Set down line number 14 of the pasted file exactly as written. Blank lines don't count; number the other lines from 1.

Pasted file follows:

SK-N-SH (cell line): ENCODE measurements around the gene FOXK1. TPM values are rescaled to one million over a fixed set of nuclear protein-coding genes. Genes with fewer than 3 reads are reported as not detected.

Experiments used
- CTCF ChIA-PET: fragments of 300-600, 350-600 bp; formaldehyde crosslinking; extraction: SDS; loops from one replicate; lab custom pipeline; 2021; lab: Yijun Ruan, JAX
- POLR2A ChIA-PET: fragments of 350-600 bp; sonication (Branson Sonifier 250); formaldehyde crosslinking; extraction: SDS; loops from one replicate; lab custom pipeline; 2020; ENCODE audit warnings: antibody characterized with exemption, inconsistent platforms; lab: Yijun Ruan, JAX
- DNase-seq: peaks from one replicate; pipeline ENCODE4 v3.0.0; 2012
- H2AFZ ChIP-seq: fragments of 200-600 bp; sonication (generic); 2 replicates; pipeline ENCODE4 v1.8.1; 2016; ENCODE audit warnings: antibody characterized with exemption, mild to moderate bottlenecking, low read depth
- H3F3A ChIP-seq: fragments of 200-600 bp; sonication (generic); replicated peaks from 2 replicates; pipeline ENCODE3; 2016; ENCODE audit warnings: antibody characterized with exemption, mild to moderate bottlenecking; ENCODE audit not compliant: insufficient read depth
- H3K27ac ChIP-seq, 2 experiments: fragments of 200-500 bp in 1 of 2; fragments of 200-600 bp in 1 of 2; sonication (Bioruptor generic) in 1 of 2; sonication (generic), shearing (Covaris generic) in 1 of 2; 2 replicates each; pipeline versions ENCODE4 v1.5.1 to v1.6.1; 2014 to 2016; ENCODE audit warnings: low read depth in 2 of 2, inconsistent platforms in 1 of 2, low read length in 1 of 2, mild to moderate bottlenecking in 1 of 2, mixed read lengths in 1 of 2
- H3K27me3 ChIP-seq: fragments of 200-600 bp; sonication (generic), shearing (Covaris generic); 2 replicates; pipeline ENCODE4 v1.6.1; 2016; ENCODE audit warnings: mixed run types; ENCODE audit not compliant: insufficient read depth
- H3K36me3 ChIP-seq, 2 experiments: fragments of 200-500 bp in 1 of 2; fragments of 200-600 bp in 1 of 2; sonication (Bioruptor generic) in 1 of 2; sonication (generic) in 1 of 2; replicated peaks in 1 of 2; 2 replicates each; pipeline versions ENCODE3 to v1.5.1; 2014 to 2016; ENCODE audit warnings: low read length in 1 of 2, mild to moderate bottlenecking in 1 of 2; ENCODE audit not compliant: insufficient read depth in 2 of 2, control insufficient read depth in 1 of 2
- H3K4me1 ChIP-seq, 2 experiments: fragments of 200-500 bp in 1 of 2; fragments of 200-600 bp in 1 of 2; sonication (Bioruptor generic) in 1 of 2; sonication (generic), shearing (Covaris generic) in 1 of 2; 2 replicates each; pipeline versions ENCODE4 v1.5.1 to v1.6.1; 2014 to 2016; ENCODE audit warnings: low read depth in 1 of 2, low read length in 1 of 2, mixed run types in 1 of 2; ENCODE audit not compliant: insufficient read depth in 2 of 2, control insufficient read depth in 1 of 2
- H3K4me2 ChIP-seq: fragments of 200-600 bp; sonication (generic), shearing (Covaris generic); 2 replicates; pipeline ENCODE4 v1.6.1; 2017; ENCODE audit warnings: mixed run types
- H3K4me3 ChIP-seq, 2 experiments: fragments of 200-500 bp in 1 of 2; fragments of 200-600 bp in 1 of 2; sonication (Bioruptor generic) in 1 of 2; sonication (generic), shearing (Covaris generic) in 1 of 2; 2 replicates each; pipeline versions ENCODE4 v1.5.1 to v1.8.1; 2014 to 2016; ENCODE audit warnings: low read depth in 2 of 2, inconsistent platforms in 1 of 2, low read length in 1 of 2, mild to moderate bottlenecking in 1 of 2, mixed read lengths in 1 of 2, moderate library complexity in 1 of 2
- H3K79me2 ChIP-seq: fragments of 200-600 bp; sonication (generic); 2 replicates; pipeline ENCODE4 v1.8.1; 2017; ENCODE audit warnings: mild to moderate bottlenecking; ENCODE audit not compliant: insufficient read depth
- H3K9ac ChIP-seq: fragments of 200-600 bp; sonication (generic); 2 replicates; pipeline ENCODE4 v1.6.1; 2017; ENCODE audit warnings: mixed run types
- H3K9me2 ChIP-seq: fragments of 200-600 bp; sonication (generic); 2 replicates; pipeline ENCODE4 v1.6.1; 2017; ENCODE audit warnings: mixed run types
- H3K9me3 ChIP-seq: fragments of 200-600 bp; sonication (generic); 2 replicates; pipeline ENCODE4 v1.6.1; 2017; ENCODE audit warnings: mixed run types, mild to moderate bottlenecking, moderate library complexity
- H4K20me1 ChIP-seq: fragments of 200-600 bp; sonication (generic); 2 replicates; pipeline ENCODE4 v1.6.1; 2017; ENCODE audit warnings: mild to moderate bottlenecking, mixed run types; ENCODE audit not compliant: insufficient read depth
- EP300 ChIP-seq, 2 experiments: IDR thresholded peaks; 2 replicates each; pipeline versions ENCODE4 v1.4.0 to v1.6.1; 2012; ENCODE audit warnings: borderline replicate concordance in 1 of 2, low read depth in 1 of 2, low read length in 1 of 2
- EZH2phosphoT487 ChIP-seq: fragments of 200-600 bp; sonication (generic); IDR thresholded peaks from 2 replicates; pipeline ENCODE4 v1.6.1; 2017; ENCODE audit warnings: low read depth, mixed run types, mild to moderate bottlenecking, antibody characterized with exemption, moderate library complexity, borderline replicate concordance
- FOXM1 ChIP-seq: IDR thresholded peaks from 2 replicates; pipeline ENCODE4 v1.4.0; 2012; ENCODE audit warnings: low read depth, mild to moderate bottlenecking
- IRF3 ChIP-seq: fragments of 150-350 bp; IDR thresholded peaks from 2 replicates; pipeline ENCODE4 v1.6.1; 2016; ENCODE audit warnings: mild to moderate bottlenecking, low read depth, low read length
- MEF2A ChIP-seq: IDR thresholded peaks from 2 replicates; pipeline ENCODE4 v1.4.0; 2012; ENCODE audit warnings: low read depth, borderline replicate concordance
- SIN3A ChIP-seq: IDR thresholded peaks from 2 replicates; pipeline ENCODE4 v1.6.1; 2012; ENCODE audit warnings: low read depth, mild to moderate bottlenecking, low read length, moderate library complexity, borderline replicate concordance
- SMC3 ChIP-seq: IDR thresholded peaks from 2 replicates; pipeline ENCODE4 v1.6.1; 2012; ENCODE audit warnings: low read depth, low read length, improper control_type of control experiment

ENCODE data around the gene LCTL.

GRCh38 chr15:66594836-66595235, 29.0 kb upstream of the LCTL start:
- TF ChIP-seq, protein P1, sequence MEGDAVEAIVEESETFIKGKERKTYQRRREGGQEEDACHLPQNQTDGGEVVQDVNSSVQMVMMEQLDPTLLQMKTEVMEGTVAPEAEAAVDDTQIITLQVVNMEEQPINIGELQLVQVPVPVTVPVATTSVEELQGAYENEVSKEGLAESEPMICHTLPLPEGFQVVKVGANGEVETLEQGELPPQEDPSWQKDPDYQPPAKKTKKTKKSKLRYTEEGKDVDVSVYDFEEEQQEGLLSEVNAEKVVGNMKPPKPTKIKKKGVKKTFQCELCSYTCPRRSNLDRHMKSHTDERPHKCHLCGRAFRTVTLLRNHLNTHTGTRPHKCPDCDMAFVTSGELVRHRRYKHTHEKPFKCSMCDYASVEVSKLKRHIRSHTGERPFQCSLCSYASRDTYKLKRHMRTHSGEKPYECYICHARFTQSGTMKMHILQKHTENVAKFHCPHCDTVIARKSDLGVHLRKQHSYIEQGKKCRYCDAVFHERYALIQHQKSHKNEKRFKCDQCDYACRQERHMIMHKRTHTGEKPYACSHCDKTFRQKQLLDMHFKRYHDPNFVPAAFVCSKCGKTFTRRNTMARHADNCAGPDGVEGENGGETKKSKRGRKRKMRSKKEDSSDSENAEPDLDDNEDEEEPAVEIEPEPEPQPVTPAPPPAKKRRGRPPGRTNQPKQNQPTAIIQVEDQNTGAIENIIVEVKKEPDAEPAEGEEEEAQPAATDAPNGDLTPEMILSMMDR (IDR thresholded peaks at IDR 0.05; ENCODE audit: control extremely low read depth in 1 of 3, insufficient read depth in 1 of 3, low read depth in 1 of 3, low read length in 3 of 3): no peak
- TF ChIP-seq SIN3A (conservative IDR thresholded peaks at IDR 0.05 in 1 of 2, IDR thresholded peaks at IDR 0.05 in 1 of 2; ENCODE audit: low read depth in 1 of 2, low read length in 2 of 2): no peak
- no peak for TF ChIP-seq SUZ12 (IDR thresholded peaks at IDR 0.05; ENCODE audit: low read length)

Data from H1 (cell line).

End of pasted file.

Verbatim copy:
- H3K79me2 ChIP-seq: fragments of 200-600 bp; sonication (generic); 2 replicates; pipeline ENCODE4 v1.8.1; 2017; ENCODE audit warnings: mild to moderate bottlenecking; ENCODE audit not compliant: insufficient read depth